Heritage Futures, webplats HÄR

Perpetual Uncertainty, info HÄR

Information and Memory for Future Decision-Making, rapport HÄR

Strålsäkerhetsmyndigheten har nyligen publicerat en rapport där vårt arbete lyfts fram, den nås HÄR

Kärnavfallsfrågan i media

Thursday, January 27th, 2022

Idag tar den Svenska regeringen beslutet om slutförvar för kärnavfall.

I det sammanhanget blev Cornelius Holtorf flera gånger de senaste dagarna intervjuat om långtidsminne av slutförvaret och kärnavfall. Anders Högberg intervjuades i Svenska Dagbladet.

Radio P4 Kalmar (27 jan 22): Så ska man kommunicera med svenskarna 100 000 år i framtiden

Radio P1 Studio Ett (26 jan 22): Hur ska slutförvaringen kommuniceras till eftervärlden?

TT 24 & 29 jan 22: Minibladet, Norrländska Socialdemokraten, Södermanlands Nyheter, Mariestads-Tidningen (2 feb 2022), Ny Teknik, Nya Wermlands-Tidningen, Nerikes Allehanda, Katrineholms Kuriren, Motala & Vadstena Tidning, Enköpings-Posten (31 jan 22), Aftonbladet, Dagens Näringsliv, E55, Helsingborgs Dagblad Premium, MSN, Sydsvenskan Premium, Göteborgs-Posten, Norran, Piteå-Tidningen, Vestmanlands Läs Tidning, Barometern (29 jan 22), Gefle Dagblad (27 jan 22), Västerbottens kuriren, Folkbladet Västerbotten (26 jan 22), Sydsvenska dagbladet (25 & 29 jan 22), Skånska dagbladet (24 jan 22), Nyheter 24 (24 & 29 jan 22). Hur pratar vi kärnavfall med framtiden?

Svenska Dagbladet (29 jan 22): Frågan om slutförvaret: Ska framtiden varnas?

Upsala Nya Tidning (3 feb 22)

Sveriges radio (5 Feb 2022), Juniornyheterna Special: Hur pratar man med framtiden?

Radiation Safety Authority follows

Monday, November 15th, 2021

In the new report “Redovisning av regeringsuppdrag om metoder för säkerställande av information och kunskap över lång tid för slutförvaret för kärnbränsle” (SSM rapport 2021:24), the Swedish Nuclear Safety Authority has been documenting known methods for achieving long-term memory in relation to nuclear waste repositories.

The report makes reference to the key literature and documentation in the field globally, while also discussing the specific situation in Sweden. We have long been in touch with the two authors Carl-Henrik Pettersson and Annika Bratt, and so it is not surprising that the work of Linnaeus University on this topic, both in Sweden and internationally, is mentioned on several occasions. This includes in particular a short separate discussion of the 2019 workshop Information and Memory for Future Decision-Making – Radioactive Waste and Beyond run by the Swedish Nuclear Waste Council in Stockholm and the VINNOVA project on Memory Across Generations it led to. There is also a short discussion of our research project Ett hundra tusen år bakom och framåt i tiden – arkeologi möter kärnbränsleförvaring supported by the Swedish Nuclear Fuel and Waste Management Co back in 2012-2015.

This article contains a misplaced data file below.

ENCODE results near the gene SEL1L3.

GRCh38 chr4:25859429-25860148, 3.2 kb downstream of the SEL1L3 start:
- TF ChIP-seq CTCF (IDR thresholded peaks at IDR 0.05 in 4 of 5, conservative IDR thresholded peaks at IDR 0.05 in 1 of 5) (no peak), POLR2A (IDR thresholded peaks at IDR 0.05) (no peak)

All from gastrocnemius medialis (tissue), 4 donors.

We are still very involved in these issues, at the moment mostly as part of an expert group at the OECD’s Nuclear Energy Agency.

Lessons from heritage for nuclear waste disposal sites

Wednesday, November 10th, 2021

Cornelius Holtorf presented a paper by him together with Anders Högberg at the Interdisciplinary research symposium on the safety of nuclear disposal practices: Technical and Social Approaches to Managing the Hazardous Legacy of Nuclear Power Generation (10-12 Nov 2021) arranged by the Federal Office for the Safety of Nuclear Waste Management in Germany (BASE).

The paper was entitled “Lessons from archaeology and heritage studies for the long-term preservation of records, knowledge and memory concerning deep geological disposal sites for nuclear waste” and its abstract is available as part of the conference proceedings at https://sand.copernicus.org/articles/1/287/2021/.

Forum Kulturarv

Tuesday, November 9th, 2021

Cornelius Holtorf and Helena Rydén represented the UNESCO Chair on Heritage Futures at the Cultural Heritage Forum “Cultural Heritage for the Future” held 8-9 November 2021 in Gothenburg, Sweden, and attended by 150 participants and 27 exhibitors.

Helena Rydén managed an exhibition displaying information about the Chair and samples of its publications and other work. Cornelius Holtorf held a one-hour plenary session on “We need to work more with the future in the cultural heritage sector!”, featuring a short lecture, two films, much interaction with the public, and a panel debate with Tina Lindström (Kalmar County Museum) and Johan Swahn (The Swedish NGO Office for Nuclear Waste Review, MKG). Together, we presented and discussed how the cultural heritage sector can work with the future and why this is important, with special examples taken from cultural heritage pedagogy (timetravelling to the future at Kalmar County Museum) and concerning long-term memory of repositories of nuclear waste. After the session, several participants described the experience as “an eye-opener”.